As champions of the impact investment movement, it is impact investors’ responsibility to ensure that the time and resources we are able to attract and deploy are demonstrably creating a measurable, beneficial impact. That is the only way we will win over our critics and reach the tipping point of redefining business-as-usual. To do that, we have to ask three hard questions to ensure the success of impact investments. Answering these questions well is the key to achieving real and lasting impact — and we can see these answers play out in TRU Colors’ story.
1. What problem are you trying to solve?
At issue in most cases is a lack of specificity about the problem that must be solved. Many efforts to do good through impact investing focus on helping to alleviate the symptoms of a problem rather than solving the problem itself. The classic example of this is TOMS shoes. The story goes that the founder of TOMS was traveling in the developing world and observed that many children did not have shoes and suffered a number of heartbreaking consequences that seemed very simple to avoid. The solution? Create a shoe company with a pricing model sufficient to send a pair of shoes to those kids for free every time someone of relative means made a purchase. To date, TOMS has donated 86 million pairs of shoes and inspired a mini-industry of other one-for-one companies.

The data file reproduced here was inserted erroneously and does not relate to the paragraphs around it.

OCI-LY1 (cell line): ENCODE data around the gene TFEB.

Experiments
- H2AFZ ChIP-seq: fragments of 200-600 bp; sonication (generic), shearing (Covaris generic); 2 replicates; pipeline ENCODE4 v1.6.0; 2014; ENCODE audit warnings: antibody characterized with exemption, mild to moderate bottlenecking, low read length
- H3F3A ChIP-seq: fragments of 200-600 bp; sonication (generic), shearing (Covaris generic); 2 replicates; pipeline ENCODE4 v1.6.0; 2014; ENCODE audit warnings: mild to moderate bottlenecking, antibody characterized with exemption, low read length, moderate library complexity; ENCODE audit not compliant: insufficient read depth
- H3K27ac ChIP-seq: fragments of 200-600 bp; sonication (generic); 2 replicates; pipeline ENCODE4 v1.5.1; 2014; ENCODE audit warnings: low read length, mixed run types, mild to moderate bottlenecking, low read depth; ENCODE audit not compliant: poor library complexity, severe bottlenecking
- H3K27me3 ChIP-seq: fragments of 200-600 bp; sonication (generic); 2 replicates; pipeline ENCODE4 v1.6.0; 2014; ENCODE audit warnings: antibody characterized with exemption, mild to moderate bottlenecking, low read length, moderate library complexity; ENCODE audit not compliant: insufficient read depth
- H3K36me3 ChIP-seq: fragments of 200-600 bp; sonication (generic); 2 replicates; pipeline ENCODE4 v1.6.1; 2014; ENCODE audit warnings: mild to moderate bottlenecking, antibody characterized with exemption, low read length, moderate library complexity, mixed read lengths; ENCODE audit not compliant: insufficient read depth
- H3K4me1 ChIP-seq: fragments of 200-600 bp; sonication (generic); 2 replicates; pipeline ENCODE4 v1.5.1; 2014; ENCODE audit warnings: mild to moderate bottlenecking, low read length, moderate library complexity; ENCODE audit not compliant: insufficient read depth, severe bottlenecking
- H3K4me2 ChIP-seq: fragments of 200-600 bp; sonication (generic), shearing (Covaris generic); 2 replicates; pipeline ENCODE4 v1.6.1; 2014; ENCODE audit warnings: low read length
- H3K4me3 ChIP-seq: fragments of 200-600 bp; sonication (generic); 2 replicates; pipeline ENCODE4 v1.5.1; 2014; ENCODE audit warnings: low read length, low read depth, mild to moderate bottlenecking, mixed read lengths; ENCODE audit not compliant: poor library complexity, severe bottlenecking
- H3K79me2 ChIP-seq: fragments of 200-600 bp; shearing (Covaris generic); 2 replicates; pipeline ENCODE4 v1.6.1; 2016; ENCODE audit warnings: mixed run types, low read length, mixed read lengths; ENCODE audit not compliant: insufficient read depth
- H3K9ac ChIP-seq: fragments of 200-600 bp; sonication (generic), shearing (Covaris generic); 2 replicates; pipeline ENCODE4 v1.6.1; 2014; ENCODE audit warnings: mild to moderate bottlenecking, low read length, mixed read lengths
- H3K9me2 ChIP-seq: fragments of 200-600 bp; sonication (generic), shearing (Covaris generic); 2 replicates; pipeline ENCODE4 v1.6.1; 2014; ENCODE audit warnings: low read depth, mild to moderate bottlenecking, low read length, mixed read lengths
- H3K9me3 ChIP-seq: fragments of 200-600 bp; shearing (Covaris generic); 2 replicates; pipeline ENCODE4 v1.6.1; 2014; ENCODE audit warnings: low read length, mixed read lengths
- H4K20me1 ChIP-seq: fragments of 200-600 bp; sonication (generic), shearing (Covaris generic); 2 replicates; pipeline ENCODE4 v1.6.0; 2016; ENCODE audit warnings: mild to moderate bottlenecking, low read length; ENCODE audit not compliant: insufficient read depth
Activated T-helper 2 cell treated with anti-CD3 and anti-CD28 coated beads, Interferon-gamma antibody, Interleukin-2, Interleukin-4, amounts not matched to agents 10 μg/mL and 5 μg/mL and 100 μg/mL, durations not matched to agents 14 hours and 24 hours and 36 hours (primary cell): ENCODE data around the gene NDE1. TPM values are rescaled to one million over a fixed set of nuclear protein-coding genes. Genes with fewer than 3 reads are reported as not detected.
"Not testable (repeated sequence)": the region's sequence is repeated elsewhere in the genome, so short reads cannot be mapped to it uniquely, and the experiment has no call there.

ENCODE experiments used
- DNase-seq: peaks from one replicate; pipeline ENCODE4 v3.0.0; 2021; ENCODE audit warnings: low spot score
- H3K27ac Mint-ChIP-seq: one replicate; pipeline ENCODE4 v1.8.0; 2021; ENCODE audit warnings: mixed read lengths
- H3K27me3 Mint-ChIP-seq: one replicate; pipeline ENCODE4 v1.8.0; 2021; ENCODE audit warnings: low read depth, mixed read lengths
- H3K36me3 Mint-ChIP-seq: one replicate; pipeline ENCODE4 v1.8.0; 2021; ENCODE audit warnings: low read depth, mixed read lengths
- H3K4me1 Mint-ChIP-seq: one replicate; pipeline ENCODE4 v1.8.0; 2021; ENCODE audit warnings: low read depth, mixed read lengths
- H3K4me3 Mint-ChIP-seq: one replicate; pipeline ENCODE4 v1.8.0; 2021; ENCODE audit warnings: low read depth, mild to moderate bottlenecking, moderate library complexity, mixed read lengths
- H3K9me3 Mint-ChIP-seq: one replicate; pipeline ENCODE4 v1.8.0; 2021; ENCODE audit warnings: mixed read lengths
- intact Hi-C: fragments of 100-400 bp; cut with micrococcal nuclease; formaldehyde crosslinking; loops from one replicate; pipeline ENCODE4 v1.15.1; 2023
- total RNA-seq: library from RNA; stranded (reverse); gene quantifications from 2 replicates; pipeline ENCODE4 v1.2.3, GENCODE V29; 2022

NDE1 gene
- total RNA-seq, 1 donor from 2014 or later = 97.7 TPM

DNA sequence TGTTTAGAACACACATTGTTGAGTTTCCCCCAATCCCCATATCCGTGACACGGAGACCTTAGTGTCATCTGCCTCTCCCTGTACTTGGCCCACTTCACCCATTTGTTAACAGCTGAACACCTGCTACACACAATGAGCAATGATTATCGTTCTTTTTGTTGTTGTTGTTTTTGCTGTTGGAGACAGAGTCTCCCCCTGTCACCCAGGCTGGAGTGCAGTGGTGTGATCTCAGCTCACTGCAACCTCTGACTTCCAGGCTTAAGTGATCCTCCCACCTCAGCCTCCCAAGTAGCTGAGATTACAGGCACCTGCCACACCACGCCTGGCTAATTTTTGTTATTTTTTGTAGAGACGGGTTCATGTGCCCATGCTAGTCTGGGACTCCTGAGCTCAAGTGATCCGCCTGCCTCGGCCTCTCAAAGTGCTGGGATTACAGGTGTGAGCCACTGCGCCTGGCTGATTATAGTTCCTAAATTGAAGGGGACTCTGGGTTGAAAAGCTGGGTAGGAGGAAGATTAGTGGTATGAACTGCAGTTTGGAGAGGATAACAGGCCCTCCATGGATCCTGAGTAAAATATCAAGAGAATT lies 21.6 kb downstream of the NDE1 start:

Noble though these efforts are, even TOMS acknowledges that the one-for-one model helps kids in need but does not solve the underlying problems. To its credit, TOMS shoes has continually evolved its model and has a much more sophisticated approach today. However, most people still only know about the one-for-one model and use that as a shining example of positive impact — even though it is not.
By itself, this approach may have the huge unintended consequence of stunting the local economies that otherwise might have developed their own solutions to these problems, in effect perpetuating the root causes of the problem even as they seek to help alleviate the symptoms. In this way, donating 86 million pairs of shoes would be a mere vanity metric absent the other important work TOMS is doing to address root causes. This is the danger of seeking to “do good” instead of focusing on a specific problem to solve.